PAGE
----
● Good relationships with family and friends, having a role, feeling useful, and being treated with respect are all important to older people (Office of the Deputy Prime Minister, 2006).
● Older people who live alone are particularly vulnerable to social isolation and loneliness, as confirmed in the Our Health, Our Care, Our Say white paper.
● Social exclusion can increase the chances of mental illness, particularly depression.
● In a long-term study of home care, help to get out of the house was the most common unmet need (Patmore, 2005, see Scie practice guide 9).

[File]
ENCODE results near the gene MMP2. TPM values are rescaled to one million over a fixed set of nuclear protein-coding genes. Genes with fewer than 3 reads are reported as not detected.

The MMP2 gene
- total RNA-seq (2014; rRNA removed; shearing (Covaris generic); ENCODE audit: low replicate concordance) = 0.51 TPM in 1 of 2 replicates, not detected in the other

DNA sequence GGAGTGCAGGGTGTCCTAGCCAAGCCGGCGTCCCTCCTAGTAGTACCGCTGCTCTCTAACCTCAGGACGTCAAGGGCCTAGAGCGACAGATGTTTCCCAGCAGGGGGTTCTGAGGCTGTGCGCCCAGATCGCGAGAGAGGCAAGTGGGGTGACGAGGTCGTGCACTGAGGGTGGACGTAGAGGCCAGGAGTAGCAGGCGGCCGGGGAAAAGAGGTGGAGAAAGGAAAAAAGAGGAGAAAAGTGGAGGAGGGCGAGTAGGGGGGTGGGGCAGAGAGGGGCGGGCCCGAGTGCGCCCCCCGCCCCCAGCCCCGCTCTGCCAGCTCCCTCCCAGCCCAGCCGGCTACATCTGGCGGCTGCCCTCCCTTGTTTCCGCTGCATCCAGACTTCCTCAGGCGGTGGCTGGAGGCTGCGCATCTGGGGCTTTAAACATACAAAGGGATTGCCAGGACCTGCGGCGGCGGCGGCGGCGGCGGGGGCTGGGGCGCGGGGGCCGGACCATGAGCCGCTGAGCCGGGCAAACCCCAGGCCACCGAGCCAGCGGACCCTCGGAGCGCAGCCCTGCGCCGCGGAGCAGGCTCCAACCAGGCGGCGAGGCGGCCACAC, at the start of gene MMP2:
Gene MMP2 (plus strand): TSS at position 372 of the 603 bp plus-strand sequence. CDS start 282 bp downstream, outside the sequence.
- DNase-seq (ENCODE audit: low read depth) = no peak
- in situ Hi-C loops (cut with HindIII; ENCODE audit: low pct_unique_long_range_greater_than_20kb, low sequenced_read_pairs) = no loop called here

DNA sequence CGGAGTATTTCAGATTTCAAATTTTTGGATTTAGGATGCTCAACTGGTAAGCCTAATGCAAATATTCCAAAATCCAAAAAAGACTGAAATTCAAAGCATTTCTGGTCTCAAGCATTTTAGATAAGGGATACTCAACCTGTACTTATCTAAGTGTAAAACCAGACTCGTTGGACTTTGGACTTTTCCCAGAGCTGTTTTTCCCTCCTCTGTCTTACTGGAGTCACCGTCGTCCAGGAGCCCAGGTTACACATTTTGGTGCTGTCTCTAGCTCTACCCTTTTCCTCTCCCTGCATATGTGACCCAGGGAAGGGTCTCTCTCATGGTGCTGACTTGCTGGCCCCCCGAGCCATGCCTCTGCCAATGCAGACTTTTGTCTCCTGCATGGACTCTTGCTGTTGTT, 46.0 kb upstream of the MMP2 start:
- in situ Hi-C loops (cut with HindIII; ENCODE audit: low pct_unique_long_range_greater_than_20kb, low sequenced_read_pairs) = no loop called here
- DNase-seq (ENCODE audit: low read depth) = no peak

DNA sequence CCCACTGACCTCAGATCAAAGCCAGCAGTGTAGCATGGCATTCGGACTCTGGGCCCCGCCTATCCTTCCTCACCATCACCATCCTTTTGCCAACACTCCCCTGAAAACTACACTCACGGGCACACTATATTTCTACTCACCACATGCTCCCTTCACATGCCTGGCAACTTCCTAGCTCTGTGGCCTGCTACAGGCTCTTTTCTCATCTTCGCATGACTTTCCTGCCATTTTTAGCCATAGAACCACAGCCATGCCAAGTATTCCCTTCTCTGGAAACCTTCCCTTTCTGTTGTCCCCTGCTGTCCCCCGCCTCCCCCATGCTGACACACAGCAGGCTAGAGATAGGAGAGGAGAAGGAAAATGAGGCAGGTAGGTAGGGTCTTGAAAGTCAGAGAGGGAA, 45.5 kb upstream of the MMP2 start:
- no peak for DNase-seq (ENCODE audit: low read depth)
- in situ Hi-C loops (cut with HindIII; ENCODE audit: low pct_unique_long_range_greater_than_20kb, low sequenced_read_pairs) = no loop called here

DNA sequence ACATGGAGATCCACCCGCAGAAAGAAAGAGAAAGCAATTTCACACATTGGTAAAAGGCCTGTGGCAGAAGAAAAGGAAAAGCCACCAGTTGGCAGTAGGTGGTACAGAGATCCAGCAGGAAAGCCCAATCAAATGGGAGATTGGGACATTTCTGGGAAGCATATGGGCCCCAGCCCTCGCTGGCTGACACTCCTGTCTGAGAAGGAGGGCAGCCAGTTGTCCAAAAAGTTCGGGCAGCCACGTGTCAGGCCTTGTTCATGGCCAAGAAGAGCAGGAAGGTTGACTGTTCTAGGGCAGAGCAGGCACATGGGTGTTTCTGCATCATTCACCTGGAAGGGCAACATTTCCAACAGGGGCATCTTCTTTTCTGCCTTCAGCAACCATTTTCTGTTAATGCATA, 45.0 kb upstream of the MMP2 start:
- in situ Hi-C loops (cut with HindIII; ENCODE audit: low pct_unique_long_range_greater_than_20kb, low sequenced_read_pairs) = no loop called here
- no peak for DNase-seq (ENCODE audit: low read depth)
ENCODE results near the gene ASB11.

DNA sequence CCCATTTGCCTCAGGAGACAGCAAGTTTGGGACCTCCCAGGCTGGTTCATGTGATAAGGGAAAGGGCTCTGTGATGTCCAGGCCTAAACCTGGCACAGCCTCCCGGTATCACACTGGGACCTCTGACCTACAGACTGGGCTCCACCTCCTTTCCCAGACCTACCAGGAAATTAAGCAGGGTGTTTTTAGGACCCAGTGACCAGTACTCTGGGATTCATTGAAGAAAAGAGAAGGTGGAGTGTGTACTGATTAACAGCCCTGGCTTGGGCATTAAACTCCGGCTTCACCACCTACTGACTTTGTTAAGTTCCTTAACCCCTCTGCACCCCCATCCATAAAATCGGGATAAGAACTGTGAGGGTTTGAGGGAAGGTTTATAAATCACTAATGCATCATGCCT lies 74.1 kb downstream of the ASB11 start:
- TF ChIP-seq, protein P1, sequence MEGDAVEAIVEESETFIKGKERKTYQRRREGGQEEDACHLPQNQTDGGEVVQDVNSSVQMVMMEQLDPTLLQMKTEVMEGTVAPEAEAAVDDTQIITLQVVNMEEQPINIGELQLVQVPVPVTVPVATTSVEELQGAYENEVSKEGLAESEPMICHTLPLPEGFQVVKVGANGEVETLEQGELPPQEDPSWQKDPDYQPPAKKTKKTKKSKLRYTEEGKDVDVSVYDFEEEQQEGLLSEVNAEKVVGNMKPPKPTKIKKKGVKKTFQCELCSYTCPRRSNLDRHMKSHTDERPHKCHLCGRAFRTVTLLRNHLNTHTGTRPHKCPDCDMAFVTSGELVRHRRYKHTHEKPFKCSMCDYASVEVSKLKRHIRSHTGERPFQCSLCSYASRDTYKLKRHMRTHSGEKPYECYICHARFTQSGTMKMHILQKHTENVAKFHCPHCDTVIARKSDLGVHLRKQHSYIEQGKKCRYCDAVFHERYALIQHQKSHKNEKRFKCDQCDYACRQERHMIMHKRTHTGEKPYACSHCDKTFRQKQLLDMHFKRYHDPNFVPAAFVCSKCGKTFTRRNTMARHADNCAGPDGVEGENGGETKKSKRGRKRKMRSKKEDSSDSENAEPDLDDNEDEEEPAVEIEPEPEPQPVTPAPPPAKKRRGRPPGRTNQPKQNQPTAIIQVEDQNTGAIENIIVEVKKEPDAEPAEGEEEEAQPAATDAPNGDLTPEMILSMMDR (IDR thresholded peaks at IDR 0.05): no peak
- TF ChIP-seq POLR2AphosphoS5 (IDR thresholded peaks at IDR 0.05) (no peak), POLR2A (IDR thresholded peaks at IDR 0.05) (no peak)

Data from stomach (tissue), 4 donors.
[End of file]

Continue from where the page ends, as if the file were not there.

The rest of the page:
● The elderly are more likely to be socially excluded (Barnes, 2006. See Scie guide 9).
● In applying the national minimum standards for domiciliary care “regulators will consider… how the organisation collaborates with other services/professionals to maximise independence and ensure the individual’s inclusion in the community”.
● The national minimum standards for care homes require that: “The routines of daily living and activities made available are flexible and varied to suit service users’ expectations, preferences and capacities” and that “service users maintain contact with family/friends/…and the local community as they wish.”